The "F" Word

Feminism is for everybody.

Pauline Tiongson / The Runner
Pauline Tiongson / The Runner

By Aileen Tran

Trigger warning: article discusses sexual assault.

Feminism is not just for women, it is for everyone. However, it is primarily focused on battling against the sexism against women, because they are the oppressed group. Women’s oppression is validated by the fact that it is present in the national, dominant culture and the imbalance in favour to men in terms of political, economic and social power. Whenever I do some feminist reading on the web, there is always someone screaming, “What about men? We are victims too!” This needs to stop.

Women should be able to fight for their rights and equality without having to prove how it will benefit men—even though it does. Feminism is not about putting women on a pedestal higher than everyone else. It is about breaking the patriarchal system, allowing equality for all. Even though (straight) men have always had the upper hand, sexism affects them, too. It affects everyone—gays, lesbians, heterosexuals, transgender and everything in-between. Although everyone is affected by sexism, it roots back to sexism against women. Women are painted as overly emotional, vulnerable, nurturing and the homemaker—everything a man is not supposed to be. So when it comes down to sexism against men, it is with the belittling and devaluing of feminine traits.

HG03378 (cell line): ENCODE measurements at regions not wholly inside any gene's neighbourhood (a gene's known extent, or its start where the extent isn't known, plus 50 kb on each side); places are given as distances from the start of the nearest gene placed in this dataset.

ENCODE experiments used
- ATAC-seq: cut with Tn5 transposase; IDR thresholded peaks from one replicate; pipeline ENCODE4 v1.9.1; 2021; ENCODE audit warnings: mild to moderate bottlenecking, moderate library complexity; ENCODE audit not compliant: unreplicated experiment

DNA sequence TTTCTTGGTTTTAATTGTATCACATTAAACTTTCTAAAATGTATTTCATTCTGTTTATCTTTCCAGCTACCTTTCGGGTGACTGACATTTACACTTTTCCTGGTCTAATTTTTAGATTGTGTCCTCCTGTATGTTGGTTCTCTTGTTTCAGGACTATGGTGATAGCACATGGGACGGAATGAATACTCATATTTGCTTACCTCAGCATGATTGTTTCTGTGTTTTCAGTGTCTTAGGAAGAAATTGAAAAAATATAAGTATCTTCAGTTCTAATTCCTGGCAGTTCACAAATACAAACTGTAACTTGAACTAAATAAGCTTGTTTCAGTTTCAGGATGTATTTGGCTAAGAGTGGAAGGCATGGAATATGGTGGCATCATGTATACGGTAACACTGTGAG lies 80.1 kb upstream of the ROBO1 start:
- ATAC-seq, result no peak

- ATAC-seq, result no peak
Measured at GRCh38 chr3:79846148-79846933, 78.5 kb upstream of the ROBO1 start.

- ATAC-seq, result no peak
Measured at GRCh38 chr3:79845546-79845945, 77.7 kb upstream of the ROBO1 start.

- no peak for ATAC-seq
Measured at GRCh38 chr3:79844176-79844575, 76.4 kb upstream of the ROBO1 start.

Men face sexism because they are constantly pressured to fit the stereotypical traits of “real masculinity.” These traits are often muscular/tall, unemotional, strong, and never showing pain or fear. They are also pressured to be athletic, to prove their manhood by having a lot of sex and to be the protector and provider—basically anything that a stereotypical woman is not. These issues lead to much bigger problems such as fathers not being able to win child custody because they are not considered as nurturing as the mother. Boys who are pressured starting at a young age to not be emotional are growing up to become men who are incapable of crying and are having difficulties developing relationships on an emotional level.

“[The suppression to cry] often leads to the suppression of other emotions — even happy ones, such as love,” says William July, PhD, author of Understanding the Tin Man. We must consider the problems that are produced from telling a young boy that he “throws like a girl” or he should “cry like a girl.” “If it would destroy [a 12 year-old boy] to be called a girl, what are we teaching him about girls?” asks Tony Porter, an activist against violence against women. Even some derogatory insults used against men when they show weakness or fear are connected to female anatomy, such as “pussy.”